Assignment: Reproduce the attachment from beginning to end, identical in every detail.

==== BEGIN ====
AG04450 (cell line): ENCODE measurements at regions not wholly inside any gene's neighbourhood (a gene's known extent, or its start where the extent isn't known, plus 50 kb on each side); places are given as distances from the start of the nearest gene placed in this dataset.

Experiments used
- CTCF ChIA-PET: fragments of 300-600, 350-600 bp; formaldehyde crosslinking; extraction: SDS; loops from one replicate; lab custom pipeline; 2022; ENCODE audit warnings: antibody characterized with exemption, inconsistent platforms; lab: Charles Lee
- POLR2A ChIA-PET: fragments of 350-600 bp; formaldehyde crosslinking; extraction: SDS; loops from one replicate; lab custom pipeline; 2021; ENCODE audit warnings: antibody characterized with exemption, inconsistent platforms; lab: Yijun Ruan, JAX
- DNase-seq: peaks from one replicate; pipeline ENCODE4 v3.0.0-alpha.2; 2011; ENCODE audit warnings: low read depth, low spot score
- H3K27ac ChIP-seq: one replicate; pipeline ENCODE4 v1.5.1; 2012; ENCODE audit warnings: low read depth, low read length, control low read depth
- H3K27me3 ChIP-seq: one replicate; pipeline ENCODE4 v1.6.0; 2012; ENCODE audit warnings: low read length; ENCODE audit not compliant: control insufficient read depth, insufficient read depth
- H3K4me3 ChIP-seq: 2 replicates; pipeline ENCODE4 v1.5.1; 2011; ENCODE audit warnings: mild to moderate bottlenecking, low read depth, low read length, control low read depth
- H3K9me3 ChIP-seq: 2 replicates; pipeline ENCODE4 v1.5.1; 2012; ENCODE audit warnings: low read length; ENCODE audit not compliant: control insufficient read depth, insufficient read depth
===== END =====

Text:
AG04450 (cell line): ENCODE measurements at regions not wholly inside any gene's neighbourhood (a gene's known extent, or its start where the extent isn't known, plus 50 kb on each side); places are given as distances from the start of the nearest gene placed in this dataset.

Experiments used
- CTCF ChIA-PET: fragments of 300-600, 350-600 bp; formaldehyde crosslinking; extraction: SDS; loops from one replicate; lab custom pipeline; 2022; ENCODE audit warnings: antibody characterized with exemption, inconsistent platforms; lab: Charles Lee
- POLR2A ChIA-PET: fragments of 350-600 bp; formaldehyde crosslinking; extraction: SDS; loops from one replicate; lab custom pipeline; 2021; ENCODE audit warnings: antibody characterized with exemption, inconsistent platforms; lab: Yijun Ruan, JAX
- DNase-seq: peaks from one replicate; pipeline ENCODE4 v3.0.0-alpha.2; 2011; ENCODE audit warnings: low read depth, low spot score
- H3K27ac ChIP-seq: one replicate; pipeline ENCODE4 v1.5.1; 2012; ENCODE audit warnings: low read depth, low read length, control low read depth
- H3K27me3 ChIP-seq: one replicate; pipeline ENCODE4 v1.6.0; 2012; ENCODE audit warnings: low read length; ENCODE audit not compliant: control insufficient read depth, insufficient read depth
- H3K4me3 ChIP-seq: 2 replicates; pipeline ENCODE4 v1.5.1; 2011; ENCODE audit warnings: mild to moderate bottlenecking, low read depth, low read length, control low read depth
- H3K9me3 ChIP-seq: 2 replicates; pipeline ENCODE4 v1.5.1; 2012; ENCODE audit warnings: low read length; ENCODE audit not compliant: control insufficient read depth, insufficient read depth